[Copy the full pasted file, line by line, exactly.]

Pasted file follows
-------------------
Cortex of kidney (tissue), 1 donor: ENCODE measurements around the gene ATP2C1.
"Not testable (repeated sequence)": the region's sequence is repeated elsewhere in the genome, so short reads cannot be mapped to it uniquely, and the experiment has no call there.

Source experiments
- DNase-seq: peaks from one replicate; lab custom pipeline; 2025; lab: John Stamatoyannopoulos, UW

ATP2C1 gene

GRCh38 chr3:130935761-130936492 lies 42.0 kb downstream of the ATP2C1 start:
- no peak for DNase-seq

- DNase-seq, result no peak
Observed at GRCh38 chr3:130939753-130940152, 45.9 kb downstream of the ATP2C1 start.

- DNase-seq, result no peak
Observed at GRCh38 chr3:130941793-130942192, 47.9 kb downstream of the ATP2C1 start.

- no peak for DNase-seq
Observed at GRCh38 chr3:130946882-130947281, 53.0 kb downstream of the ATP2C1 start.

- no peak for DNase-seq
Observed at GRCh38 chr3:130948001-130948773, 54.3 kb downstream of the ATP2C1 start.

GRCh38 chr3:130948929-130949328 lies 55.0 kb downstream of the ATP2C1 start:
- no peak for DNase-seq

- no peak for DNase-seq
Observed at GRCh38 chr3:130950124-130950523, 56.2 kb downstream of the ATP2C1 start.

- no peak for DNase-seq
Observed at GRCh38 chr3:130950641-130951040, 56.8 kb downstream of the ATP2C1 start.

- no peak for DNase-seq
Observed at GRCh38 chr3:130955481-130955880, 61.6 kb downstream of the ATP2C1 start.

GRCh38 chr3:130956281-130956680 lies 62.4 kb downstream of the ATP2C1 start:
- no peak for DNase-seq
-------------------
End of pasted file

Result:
Cortex of kidney (tissue), 1 donor: ENCODE measurements around the gene ATP2C1.
"Not testable (repeated sequence)": the region's sequence is repeated elsewhere in the genome, so short reads cannot be mapped to it uniquely, and the experiment has no call there.

Source experiments
- DNase-seq: peaks from one replicate; lab custom pipeline; 2025; lab: John Stamatoyannopoulos, UW

ATP2C1 gene

GRCh38 chr3:130935761-130936492 lies 42.0 kb downstream of the ATP2C1 start:
- no peak for DNase-seq

- DNase-seq, result no peak
Observed at GRCh38 chr3:130939753-130940152, 45.9 kb downstream of the ATP2C1 start.

- DNase-seq, result no peak
Observed at GRCh38 chr3:130941793-130942192, 47.9 kb downstream of the ATP2C1 start.

- no peak for DNase-seq
Observed at GRCh38 chr3:130946882-130947281, 53.0 kb downstream of the ATP2C1 start.

- no peak for DNase-seq
Observed at GRCh38 chr3:130948001-130948773, 54.3 kb downstream of the ATP2C1 start.

GRCh38 chr3:130948929-130949328 lies 55.0 kb downstream of the ATP2C1 start:
- no peak for DNase-seq

- no peak for DNase-seq
Observed at GRCh38 chr3:130950124-130950523, 56.2 kb downstream of the ATP2C1 start.

- no peak for DNase-seq
Observed at GRCh38 chr3:130950641-130951040, 56.8 kb downstream of the ATP2C1 start.

- no peak for DNase-seq
Observed at GRCh38 chr3:130955481-130955880, 61.6 kb downstream of the ATP2C1 start.

GRCh38 chr3:130956281-130956680 lies 62.4 kb downstream of the ATP2C1 start:
- no peak for DNase-seq